(word processor parameters LM=1, RM=70, TM=2, BM=2) Taken from KeelyNet BBS (214) 324-3501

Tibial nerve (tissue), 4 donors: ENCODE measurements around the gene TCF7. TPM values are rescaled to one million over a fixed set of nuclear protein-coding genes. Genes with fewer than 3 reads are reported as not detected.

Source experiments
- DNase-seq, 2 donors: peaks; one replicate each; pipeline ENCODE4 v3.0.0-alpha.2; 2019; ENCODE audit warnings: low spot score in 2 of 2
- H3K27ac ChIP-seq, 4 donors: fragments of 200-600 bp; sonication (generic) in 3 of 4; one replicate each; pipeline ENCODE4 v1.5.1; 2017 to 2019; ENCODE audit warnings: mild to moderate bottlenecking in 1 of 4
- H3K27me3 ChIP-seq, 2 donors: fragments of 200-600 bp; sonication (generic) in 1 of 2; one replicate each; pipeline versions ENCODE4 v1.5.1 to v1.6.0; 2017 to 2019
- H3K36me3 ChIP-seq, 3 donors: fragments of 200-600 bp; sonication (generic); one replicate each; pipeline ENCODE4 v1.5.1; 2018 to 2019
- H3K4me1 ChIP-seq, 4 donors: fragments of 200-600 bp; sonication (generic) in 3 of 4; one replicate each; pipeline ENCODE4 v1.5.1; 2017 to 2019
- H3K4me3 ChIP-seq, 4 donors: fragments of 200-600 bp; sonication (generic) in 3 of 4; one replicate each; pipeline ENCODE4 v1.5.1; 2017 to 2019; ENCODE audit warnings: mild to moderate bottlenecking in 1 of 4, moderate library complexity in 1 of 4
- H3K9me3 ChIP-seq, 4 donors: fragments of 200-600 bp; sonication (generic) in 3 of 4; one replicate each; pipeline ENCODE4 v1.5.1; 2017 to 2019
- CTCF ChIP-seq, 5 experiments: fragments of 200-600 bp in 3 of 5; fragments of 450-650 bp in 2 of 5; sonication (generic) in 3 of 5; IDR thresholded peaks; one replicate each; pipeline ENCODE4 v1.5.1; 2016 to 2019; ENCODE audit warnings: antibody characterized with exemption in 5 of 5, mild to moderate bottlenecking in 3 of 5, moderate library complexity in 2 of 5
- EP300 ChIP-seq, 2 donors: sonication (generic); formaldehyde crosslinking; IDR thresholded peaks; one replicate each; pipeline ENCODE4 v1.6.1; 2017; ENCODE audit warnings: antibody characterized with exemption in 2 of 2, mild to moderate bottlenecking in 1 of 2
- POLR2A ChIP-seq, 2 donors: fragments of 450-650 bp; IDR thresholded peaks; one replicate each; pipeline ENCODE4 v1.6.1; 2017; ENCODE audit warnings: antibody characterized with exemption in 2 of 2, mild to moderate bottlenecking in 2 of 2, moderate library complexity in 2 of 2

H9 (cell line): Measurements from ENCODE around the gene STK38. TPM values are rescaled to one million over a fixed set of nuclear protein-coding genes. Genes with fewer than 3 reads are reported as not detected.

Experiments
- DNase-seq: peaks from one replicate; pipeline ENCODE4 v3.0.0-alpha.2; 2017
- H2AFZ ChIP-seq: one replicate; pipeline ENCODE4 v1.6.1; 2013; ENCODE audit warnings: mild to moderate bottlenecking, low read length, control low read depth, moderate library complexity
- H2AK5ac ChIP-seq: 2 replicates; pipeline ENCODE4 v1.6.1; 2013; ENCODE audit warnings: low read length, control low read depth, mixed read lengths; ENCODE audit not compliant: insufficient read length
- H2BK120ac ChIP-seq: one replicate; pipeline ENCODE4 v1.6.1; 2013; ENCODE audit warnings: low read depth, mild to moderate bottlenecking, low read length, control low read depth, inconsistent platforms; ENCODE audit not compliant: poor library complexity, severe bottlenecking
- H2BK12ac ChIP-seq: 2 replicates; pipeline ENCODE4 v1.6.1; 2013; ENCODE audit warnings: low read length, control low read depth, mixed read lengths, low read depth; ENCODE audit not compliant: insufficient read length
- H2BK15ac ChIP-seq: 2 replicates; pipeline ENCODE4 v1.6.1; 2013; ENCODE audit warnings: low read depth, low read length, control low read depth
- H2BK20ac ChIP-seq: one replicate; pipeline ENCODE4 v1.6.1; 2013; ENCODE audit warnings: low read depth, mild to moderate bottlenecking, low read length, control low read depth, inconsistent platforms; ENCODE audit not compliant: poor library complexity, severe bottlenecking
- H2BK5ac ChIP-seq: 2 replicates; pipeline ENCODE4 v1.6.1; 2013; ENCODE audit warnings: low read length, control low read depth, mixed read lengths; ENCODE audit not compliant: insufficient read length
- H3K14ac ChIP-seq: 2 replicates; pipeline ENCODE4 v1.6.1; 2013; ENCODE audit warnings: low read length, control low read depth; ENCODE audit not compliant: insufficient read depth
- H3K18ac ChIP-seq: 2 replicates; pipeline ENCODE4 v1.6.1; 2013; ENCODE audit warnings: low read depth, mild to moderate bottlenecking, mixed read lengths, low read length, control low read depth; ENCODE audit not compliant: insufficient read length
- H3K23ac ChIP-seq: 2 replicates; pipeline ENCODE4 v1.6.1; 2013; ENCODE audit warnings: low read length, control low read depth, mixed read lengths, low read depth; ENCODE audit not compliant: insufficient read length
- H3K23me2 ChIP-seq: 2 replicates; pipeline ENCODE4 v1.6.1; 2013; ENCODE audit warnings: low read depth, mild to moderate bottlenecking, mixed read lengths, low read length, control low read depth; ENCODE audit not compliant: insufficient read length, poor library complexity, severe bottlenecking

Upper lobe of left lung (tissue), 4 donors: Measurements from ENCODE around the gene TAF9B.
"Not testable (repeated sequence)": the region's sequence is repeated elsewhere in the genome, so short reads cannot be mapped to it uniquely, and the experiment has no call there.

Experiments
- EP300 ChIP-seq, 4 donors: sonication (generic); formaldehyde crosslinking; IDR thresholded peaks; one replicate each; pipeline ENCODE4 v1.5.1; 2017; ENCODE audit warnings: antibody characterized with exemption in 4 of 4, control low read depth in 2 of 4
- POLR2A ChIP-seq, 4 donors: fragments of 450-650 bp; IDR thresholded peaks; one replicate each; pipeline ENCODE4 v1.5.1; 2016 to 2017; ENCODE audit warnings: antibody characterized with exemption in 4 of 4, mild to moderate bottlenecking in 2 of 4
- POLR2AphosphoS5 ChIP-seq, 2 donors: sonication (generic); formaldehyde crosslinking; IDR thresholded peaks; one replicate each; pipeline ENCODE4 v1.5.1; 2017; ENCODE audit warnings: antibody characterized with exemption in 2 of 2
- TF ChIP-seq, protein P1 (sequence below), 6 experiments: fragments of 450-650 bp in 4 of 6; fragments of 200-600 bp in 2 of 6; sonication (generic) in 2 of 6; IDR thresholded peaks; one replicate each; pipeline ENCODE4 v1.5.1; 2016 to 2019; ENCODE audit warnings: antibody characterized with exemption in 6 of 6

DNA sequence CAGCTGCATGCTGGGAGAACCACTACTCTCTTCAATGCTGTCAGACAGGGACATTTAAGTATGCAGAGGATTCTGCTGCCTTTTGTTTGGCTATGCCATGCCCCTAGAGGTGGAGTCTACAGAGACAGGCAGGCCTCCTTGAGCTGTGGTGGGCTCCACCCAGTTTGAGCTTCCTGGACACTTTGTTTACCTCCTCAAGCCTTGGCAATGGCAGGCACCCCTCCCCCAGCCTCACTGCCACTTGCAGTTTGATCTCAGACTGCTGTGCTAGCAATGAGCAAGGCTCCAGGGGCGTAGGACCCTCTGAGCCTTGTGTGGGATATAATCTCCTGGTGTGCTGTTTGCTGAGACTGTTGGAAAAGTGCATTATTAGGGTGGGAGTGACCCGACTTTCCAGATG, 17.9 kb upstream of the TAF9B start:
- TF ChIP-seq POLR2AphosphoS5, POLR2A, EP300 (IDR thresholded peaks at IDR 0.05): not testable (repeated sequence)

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(word processor parameters LM=1, RM=70, TM=2, BM=2) Taken from KeelyNet BBS (214) 324-3501 Sponsored by Vangard Sciences PO BOX 1031 Mesquite, TX 75150 Acoustophoresis - A New Separation Concept ultrasound separates chemical species Langley Research Center, Hampton, Virginia courteously contributed by Mr. Jack Veach A concept under development may expand the technology of chemical separation to includ ultrasonic-radiation pressure. When an ultrasonic wave passes through a medium, it carries energy and momentum; the loss of energy by the wave is accompanied by a transfer of momentum to the substance that carries the energy. For example, since molecular chains have different nonlinear properties and absorb ultrasonic energy through such mechanisms as resonance relaxation, the forces on these chains depend on the frequency of the sound. Therefore, by selecting a specific frequency, one can "tune in" to a selected chemical property - acoustic absorption - and separate chemical species (with different absorption coefficients) that may be impossible to separate by other means. For the separation of particles, the choice of acoustic wavelength will change the acoustic scattering process and thus the force imparted to the suspended particles. As the frequency is varied from low to high, the larger particles (those with higher scattering cross section) will scatter the sound first, followed by the smaller particles. Thus, the larger suspended particles will be swept from the liquid FIRST by the transferred momentum. As shown in the figure, the feed source supplies the liquid medium containing the desired species in mixture with other species. The liquid is fed into the separation container. An ultrasonic transducer connected to an ultrasonic driver sends an ultrasonic wave into the liquid, exerting on the desired species an acoustic-radiation force that DEPENDS ON THE ABSORPTION of the acoustic wave and on nonlinear interactions. Thus, the propagation results in a separation based on the absorption (or scattering) of the acoustic wave. The separated species are removed sequentially by a pump and placed in different compartments (a,b,c,d). If the absorption in the different species is nearly equal, then acoustic streaming may mix the liquid, preventing separation. To minimize that effect by counteracting the streaming, a second transducer is driven by an antistreaming device. In effect, the second acoustic wave can be tuned to a frequency different from that of the first, and to a different amplitude, thereby producing a high-resolution "shearing" of the liquid into its separate species. The acoustophoresis concept can utilize not only bulk compressional waves but also surface waves or boundary waves between a solid (or liquid) container wall and the subject liquid. The free surface of the subject liquid acts as a waveguide that contains the input acoustic energy. This work was done by Joseph S. Heyman of Langley Research Center. This invention is owned by NASA, and a patent application has been filed. Inquiries concerning nonexclusive or exclusive license for its commercial development should be addressed to the Patent Counsel, Langley Research Center. Refer to LAR-13388. Taken from NASA Tech Briefs, January 1990

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